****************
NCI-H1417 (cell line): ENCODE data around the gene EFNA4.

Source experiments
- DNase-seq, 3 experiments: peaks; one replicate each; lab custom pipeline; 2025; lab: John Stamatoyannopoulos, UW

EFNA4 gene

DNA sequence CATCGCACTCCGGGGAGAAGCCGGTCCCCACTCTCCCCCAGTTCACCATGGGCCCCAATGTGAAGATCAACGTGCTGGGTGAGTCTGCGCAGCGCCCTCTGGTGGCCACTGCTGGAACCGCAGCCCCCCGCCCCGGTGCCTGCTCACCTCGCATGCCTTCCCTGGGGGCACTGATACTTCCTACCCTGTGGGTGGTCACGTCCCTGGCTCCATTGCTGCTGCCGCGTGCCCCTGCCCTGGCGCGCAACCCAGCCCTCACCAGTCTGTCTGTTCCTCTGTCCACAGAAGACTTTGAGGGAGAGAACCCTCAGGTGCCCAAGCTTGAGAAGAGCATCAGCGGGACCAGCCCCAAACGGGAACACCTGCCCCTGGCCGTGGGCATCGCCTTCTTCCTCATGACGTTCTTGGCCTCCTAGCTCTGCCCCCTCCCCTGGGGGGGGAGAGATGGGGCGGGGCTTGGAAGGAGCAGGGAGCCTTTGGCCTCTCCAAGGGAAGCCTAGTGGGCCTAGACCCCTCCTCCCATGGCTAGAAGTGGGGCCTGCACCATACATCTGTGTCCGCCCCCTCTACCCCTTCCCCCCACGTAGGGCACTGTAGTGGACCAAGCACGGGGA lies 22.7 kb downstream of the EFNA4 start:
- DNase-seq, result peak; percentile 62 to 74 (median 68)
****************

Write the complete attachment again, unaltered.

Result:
NCI-H1417 (cell line): ENCODE data around the gene EFNA4.

Source experiments
- DNase-seq, 3 experiments: peaks; one replicate each; lab custom pipeline; 2025; lab: John Stamatoyannopoulos, UW

EFNA4 gene

DNA sequence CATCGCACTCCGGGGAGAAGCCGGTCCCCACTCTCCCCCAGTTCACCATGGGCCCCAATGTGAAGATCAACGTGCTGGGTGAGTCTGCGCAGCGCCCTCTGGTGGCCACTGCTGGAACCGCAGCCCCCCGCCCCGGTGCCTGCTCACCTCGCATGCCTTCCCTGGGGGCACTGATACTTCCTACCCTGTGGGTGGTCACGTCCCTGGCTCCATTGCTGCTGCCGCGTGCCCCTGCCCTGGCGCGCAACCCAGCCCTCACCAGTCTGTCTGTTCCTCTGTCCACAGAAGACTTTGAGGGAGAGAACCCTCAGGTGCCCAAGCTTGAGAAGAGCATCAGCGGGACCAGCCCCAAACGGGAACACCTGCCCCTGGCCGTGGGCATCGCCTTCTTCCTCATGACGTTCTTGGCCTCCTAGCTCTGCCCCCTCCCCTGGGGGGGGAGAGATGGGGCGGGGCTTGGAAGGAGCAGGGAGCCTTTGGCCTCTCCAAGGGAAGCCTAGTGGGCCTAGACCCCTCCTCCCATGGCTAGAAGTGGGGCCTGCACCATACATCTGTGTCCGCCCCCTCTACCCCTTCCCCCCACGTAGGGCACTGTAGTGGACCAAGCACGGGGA lies 22.7 kb downstream of the EFNA4 start:
- DNase-seq, result peak; percentile 62 to 74 (median 68)